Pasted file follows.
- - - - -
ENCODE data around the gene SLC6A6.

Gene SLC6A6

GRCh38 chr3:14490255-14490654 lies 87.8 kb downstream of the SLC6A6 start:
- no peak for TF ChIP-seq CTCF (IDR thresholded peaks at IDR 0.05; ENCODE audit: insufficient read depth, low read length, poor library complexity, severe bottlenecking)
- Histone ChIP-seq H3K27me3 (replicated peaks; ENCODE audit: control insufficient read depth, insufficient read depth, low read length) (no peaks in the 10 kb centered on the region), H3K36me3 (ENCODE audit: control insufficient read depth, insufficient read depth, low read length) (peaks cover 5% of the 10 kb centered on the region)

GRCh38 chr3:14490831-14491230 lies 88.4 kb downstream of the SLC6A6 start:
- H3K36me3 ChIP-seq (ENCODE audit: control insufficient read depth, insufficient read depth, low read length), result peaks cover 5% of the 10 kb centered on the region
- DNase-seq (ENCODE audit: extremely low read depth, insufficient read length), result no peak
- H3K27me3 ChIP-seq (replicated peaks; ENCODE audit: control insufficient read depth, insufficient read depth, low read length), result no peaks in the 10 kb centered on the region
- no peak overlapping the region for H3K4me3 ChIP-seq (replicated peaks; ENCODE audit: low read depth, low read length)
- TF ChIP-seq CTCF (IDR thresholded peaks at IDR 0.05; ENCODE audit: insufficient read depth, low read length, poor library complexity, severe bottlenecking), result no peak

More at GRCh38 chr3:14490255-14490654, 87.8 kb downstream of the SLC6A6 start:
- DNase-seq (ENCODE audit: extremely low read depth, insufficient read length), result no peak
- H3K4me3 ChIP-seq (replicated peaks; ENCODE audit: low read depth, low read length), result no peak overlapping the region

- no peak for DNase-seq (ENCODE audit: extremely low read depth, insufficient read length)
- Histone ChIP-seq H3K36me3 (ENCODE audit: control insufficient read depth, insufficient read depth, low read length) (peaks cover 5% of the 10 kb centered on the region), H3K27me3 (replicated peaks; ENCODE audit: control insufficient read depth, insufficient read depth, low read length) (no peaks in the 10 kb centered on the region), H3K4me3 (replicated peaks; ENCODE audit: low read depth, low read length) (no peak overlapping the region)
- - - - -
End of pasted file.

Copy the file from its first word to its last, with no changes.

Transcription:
ENCODE data around the gene SLC6A6.

Gene SLC6A6

GRCh38 chr3:14490255-14490654 lies 87.8 kb downstream of the SLC6A6 start:
- no peak for TF ChIP-seq CTCF (IDR thresholded peaks at IDR 0.05; ENCODE audit: insufficient read depth, low read length, poor library complexity, severe bottlenecking)
- Histone ChIP-seq H3K27me3 (replicated peaks; ENCODE audit: control insufficient read depth, insufficient read depth, low read length) (no peaks in the 10 kb centered on the region), H3K36me3 (ENCODE audit: control insufficient read depth, insufficient read depth, low read length) (peaks cover 5% of the 10 kb centered on the region)

GRCh38 chr3:14490831-14491230 lies 88.4 kb downstream of the SLC6A6 start:
- H3K36me3 ChIP-seq (ENCODE audit: control insufficient read depth, insufficient read depth, low read length), result peaks cover 5% of the 10 kb centered on the region
- DNase-seq (ENCODE audit: extremely low read depth, insufficient read length), result no peak
- H3K27me3 ChIP-seq (replicated peaks; ENCODE audit: control insufficient read depth, insufficient read depth, low read length), result no peaks in the 10 kb centered on the region
- no peak overlapping the region for H3K4me3 ChIP-seq (replicated peaks; ENCODE audit: low read depth, low read length)
- TF ChIP-seq CTCF (IDR thresholded peaks at IDR 0.05; ENCODE audit: insufficient read depth, low read length, poor library complexity, severe bottlenecking), result no peak

More at GRCh38 chr3:14490255-14490654, 87.8 kb downstream of the SLC6A6 start:
- DNase-seq (ENCODE audit: extremely low read depth, insufficient read length), result no peak
- H3K4me3 ChIP-seq (replicated peaks; ENCODE audit: low read depth, low read length), result no peak overlapping the region

- no peak for DNase-seq (ENCODE audit: extremely low read depth, insufficient read length)
- Histone ChIP-seq H3K36me3 (ENCODE audit: control insufficient read depth, insufficient read depth, low read length) (peaks cover 5% of the 10 kb centered on the region), H3K27me3 (replicated peaks; ENCODE audit: control insufficient read depth, insufficient read depth, low read length) (no peaks in the 10 kb centered on the region), H3K4me3 (replicated peaks; ENCODE audit: low read depth, low read length) (no peak overlapping the region)